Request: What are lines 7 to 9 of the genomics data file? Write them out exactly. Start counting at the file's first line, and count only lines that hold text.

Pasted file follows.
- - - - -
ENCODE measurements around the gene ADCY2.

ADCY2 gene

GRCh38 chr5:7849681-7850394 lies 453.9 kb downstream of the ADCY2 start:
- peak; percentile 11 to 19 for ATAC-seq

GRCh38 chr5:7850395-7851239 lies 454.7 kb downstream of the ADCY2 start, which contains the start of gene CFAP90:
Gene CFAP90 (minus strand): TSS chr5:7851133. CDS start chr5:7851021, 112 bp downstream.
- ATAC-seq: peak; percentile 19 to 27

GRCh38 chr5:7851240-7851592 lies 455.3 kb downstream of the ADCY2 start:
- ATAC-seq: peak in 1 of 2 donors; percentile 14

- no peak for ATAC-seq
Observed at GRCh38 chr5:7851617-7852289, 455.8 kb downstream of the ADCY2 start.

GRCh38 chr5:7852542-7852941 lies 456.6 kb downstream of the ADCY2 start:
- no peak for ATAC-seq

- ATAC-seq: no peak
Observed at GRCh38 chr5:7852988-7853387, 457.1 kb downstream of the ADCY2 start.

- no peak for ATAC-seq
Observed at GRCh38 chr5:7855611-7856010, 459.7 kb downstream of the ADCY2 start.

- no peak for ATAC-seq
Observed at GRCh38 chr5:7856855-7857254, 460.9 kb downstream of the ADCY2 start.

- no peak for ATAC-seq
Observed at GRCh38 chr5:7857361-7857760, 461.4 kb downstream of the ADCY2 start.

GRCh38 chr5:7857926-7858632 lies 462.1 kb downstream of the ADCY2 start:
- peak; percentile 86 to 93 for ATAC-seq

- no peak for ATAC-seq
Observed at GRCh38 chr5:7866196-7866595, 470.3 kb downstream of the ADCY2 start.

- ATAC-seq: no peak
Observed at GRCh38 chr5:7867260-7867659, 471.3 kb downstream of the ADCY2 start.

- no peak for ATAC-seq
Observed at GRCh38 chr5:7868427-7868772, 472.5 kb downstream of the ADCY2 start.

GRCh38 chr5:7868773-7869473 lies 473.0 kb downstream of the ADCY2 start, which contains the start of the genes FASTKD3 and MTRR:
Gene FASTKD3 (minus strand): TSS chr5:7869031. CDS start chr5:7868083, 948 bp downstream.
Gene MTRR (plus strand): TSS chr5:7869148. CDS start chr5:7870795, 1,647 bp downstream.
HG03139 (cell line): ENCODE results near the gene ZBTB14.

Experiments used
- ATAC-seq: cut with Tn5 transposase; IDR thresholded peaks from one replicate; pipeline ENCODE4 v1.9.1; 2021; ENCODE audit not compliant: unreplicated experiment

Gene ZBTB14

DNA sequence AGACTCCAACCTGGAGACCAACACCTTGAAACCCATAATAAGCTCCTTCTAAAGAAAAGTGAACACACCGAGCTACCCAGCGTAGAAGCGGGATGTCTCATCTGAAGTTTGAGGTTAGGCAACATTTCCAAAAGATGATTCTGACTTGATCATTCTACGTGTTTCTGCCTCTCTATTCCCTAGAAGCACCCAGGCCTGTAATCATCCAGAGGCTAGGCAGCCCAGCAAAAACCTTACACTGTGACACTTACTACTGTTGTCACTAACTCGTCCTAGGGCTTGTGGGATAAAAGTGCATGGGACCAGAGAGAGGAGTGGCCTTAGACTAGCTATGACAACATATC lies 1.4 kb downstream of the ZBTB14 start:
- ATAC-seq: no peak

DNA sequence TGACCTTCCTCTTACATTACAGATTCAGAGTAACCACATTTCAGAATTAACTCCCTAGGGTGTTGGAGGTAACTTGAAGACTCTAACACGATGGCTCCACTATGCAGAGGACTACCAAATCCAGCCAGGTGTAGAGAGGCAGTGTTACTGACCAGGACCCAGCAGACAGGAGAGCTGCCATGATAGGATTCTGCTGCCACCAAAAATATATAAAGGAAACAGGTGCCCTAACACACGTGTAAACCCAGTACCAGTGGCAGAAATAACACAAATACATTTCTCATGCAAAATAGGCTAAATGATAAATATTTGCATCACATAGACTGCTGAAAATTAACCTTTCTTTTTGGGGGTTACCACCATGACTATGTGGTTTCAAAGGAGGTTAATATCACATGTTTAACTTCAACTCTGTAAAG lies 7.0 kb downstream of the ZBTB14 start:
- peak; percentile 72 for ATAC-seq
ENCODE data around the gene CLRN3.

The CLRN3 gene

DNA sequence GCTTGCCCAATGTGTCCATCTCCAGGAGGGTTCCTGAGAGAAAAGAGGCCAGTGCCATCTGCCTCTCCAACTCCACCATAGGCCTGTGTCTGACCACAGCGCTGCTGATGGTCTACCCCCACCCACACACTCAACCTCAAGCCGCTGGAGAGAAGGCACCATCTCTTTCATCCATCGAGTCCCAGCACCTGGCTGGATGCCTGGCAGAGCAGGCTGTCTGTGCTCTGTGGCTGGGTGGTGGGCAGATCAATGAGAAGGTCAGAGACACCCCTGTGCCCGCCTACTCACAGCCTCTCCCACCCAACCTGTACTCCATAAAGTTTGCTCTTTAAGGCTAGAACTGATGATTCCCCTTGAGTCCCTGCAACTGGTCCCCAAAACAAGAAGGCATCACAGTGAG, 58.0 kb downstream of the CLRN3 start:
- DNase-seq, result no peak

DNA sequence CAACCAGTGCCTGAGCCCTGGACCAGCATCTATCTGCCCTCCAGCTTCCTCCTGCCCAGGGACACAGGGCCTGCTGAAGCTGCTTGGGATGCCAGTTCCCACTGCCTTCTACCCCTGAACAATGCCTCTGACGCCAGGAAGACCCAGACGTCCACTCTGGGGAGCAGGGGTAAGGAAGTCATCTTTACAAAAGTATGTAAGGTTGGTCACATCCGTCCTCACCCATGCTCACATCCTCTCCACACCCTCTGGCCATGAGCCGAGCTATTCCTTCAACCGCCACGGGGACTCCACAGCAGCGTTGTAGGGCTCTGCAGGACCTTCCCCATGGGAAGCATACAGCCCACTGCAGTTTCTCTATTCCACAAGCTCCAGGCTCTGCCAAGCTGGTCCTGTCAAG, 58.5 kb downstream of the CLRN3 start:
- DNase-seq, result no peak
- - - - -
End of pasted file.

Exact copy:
- ATAC-seq: peak; percentile 19 to 27

GRCh38 chr5:7851240-7851592 lies 455.3 kb downstream of the ADCY2 start:
- ATAC-seq: peak in 1 of 2 donors; percentile 14